[Webzine 1] Starlight Flowing Through Jeju’s Night

Enriches the east, west, south and north with dreams and romance!

Winter in Jeju is the best season to gaze at the stars. The low humidity and the presence of wind blows fine dust and pollution away and reveals a vivid and clear night sky. You can easily observe the Big Dipper and Cassiopeia in the northern sky, and the colorful hourglass-shaped Orion in the southern sky and below that, Sirius, the brightest star in the night sky just next to the moon. Canopus, the constellation of the southern hemisphere is the star of longevity, which is said to have the effects of longevity on those who observe it. However, Canopus can only be observed in the Seogwipo region from February through March. The opportunity to encounter special winter constellations that will make you forget even the coldest winter night winds that chill the tip of your nose, will ensure that you spend all night under Jeju’s eastern, western, southern, and northern night skies.

 

The eastern constellation hot spot which adds elegance above the windmills,
Canola Flower Plaza

If you are seeking a quiet place outside of the city center with less light pollution, the Canola Flower Plaza in the eastern region of Jeju is the perfect choice. The acres of fields allow for a broad visual experience with no blind spots as the windmills turn in a tranquil manner, adding a graceful background to the visual pleasure of the stars in the night sky.
The Orion, which guides the many stars that drift above the windmills, lingers in the southern sky until dawn as if it will miss Jeju’s winter night. Right next to that, the Orion Rigel, Canis Major Sirius, Canis Minor Procyon, Gemini Pollux, Charioteer Capella, and Taurus Aldebaran shine in all their brilliance, and traces a diamond in the winter night’s sky. Even the warm touch of a fingertip will not alleviate the beauty.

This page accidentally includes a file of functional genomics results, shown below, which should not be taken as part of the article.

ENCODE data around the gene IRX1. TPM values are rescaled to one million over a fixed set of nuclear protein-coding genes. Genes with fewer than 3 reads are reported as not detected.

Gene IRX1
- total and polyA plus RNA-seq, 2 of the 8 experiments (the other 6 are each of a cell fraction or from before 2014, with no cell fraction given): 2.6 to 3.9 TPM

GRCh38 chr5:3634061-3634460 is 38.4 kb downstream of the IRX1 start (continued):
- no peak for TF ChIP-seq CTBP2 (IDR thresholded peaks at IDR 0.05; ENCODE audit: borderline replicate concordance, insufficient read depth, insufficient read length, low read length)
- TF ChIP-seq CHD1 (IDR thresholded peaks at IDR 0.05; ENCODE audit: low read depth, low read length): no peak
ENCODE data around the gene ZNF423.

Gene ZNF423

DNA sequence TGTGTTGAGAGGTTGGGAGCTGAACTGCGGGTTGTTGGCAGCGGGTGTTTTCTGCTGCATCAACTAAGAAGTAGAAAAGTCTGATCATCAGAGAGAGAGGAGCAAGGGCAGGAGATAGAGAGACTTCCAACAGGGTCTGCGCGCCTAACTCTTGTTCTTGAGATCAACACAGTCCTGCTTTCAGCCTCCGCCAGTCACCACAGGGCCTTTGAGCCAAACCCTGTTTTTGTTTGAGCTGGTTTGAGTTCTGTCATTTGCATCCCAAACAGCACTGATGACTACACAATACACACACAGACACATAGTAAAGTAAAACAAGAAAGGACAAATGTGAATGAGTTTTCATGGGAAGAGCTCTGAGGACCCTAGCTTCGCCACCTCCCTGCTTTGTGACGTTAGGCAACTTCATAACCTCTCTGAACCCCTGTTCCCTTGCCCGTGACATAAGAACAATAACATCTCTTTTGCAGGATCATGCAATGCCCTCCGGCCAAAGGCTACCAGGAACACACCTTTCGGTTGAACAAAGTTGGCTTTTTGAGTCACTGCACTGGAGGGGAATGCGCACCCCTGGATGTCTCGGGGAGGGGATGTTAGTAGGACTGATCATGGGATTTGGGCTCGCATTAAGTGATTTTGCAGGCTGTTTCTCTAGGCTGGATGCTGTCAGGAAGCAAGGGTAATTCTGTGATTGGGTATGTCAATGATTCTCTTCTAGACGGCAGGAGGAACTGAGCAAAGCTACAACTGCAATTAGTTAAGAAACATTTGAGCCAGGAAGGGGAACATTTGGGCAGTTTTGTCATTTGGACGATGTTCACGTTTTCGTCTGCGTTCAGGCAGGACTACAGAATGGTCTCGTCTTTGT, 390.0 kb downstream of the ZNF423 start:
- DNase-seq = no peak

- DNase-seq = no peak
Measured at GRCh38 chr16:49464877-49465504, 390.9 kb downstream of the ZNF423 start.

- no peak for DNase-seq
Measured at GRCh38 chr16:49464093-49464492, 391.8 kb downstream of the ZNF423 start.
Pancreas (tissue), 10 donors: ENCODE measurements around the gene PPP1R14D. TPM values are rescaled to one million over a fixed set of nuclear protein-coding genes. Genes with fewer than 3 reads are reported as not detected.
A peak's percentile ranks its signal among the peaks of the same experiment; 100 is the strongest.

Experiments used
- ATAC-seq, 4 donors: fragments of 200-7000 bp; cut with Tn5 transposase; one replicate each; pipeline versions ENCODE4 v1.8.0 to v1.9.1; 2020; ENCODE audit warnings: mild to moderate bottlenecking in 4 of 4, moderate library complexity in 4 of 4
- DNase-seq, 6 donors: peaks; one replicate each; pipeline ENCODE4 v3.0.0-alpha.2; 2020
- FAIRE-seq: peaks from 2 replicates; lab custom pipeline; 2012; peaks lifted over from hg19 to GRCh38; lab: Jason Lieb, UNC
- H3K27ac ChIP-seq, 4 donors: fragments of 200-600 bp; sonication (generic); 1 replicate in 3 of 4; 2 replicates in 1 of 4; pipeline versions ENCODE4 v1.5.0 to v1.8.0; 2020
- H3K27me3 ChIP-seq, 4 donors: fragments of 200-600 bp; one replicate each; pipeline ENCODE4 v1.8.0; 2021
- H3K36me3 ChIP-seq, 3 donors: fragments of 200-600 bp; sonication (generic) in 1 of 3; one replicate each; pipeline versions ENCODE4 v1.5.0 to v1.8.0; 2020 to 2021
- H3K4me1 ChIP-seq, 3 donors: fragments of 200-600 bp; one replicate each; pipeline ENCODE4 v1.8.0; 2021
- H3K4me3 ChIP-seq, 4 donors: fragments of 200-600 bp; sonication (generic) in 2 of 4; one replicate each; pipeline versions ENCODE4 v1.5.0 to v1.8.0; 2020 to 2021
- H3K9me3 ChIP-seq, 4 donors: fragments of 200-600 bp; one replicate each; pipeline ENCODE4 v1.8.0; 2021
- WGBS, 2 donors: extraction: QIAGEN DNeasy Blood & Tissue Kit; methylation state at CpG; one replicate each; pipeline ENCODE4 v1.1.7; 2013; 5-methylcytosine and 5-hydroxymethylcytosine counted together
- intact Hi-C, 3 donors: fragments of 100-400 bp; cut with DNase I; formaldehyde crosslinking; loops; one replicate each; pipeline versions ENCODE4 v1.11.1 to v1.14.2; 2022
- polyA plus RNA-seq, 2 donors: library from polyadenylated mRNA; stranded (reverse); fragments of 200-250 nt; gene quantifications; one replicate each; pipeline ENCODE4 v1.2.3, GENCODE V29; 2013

Gasi-ri, Pyoseon-myeon, Seogwipo-si, Jeju-do
This is the location of where the Canola Flower Festival takes place every April.

Tip. How to catch a constellation
 Jeju’s night sky is extremely capricious. Because of the geological influence from the location of Halla-san in the center of the island, the northeastern wind in the winter weather causes the climate of each quadrant of the island to differ from one another. Just because some regions have cloud cover doesn’t point to cloud cover over the entire island. On days like this, it is best to travel to the opposite direction of the cloudy region, and you may be able to observe a clear night’s sky and the galaxy.

Make wishes slowly, under the slow meteor shower
The western constellation hot spot,
Saebyeol Oreum Parking Lot

The western region of Jeju suffers from a small amount of light pollution. So, if you want to observe stars in Jeju’s western region, it is optimal to do so after 10 o’clock at night. This is when the amount of traffic subsides and the level of nearby light pollution decrease as well.
The typical place to observe constellations in Jeju’s western region is the Saebyeol Parking Lot. As can be assumed by its name, the place is named after the beautiful stars in the night sky. Saebyeol Oreum, which forms the horseshoe-shaped monticule, blocks the city light and makes observation of many stars in the southwestern sky possible. The night sky is so clear that you can observe meteor showers, which fall more slowly in winter than meteor showers that fall during other seasons. This is why they say that it’s easier to make wishes during Jeju’s winter.

San 59-8, Bongseong-ri, Aewol-eup, Jeju-si, Jeju-do
In March of every year, the Field-Burning Festival takes place at Saebyeol Oreum where its field is lit on fire in order to remove old grass from the previous year and pests such as ticks.